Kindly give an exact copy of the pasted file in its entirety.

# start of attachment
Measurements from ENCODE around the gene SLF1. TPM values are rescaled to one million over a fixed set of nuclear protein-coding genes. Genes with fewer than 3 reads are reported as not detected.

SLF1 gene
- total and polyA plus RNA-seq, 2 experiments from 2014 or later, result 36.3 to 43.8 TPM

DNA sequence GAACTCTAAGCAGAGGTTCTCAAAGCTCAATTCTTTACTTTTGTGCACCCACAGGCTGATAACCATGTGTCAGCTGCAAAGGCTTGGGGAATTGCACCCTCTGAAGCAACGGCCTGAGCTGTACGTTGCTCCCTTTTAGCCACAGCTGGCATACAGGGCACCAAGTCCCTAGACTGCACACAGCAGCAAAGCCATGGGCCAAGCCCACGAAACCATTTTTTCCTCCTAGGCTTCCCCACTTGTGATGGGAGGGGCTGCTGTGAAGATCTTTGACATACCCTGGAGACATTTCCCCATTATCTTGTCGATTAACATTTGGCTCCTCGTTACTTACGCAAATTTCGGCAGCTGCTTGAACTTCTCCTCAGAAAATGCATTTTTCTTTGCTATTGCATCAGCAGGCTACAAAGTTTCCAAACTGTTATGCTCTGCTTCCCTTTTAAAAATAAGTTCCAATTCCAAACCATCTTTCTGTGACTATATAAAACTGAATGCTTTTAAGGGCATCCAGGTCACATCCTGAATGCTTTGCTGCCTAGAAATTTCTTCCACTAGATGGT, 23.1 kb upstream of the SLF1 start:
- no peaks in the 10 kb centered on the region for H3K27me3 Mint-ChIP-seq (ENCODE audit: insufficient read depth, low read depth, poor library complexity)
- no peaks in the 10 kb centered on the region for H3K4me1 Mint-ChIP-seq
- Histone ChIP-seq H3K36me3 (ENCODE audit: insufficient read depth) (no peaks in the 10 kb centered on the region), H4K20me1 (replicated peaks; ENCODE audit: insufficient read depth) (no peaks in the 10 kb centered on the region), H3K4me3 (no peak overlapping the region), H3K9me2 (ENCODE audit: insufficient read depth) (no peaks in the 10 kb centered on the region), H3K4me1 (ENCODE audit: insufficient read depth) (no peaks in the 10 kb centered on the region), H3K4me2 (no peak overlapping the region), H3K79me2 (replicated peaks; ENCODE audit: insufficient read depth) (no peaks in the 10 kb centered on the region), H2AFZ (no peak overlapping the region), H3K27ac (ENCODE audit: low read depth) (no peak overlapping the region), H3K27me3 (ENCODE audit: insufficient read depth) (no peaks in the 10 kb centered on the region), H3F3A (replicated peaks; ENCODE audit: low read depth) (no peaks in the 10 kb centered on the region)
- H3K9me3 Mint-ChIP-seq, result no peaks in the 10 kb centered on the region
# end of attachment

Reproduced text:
Measurements from ENCODE around the gene SLF1. TPM values are rescaled to one million over a fixed set of nuclear protein-coding genes. Genes with fewer than 3 reads are reported as not detected.

SLF1 gene
- total and polyA plus RNA-seq, 2 experiments from 2014 or later, result 36.3 to 43.8 TPM

DNA sequence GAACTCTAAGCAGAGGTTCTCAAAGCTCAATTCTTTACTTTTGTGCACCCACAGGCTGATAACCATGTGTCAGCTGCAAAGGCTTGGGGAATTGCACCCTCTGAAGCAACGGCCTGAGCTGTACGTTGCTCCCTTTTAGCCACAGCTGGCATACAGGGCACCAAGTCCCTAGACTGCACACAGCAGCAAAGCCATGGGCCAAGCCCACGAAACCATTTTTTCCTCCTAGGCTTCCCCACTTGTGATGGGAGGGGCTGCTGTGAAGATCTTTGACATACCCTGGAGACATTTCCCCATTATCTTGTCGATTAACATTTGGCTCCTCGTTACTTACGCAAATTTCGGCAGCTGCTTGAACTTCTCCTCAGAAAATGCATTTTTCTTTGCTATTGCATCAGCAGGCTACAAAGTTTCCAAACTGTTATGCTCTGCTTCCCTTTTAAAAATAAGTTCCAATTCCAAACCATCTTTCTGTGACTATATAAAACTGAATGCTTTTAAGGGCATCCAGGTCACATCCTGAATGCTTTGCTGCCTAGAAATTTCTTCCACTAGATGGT, 23.1 kb upstream of the SLF1 start:
- no peaks in the 10 kb centered on the region for H3K27me3 Mint-ChIP-seq (ENCODE audit: insufficient read depth, low read depth, poor library complexity)
- no peaks in the 10 kb centered on the region for H3K4me1 Mint-ChIP-seq
- Histone ChIP-seq H3K36me3 (ENCODE audit: insufficient read depth) (no peaks in the 10 kb centered on the region), H4K20me1 (replicated peaks; ENCODE audit: insufficient read depth) (no peaks in the 10 kb centered on the region), H3K4me3 (no peak overlapping the region), H3K9me2 (ENCODE audit: insufficient read depth) (no peaks in the 10 kb centered on the region), H3K4me1 (ENCODE audit: insufficient read depth) (no peaks in the 10 kb centered on the region), H3K4me2 (no peak overlapping the region), H3K79me2 (replicated peaks; ENCODE audit: insufficient read depth) (no peaks in the 10 kb centered on the region), H2AFZ (no peak overlapping the region), H3K27ac (ENCODE audit: low read depth) (no peak overlapping the region), H3K27me3 (ENCODE audit: insufficient read depth) (no peaks in the 10 kb centered on the region), H3F3A (replicated peaks; ENCODE audit: low read depth) (no peaks in the 10 kb centered on the region)
- H3K9me3 Mint-ChIP-seq, result no peaks in the 10 kb centered on the region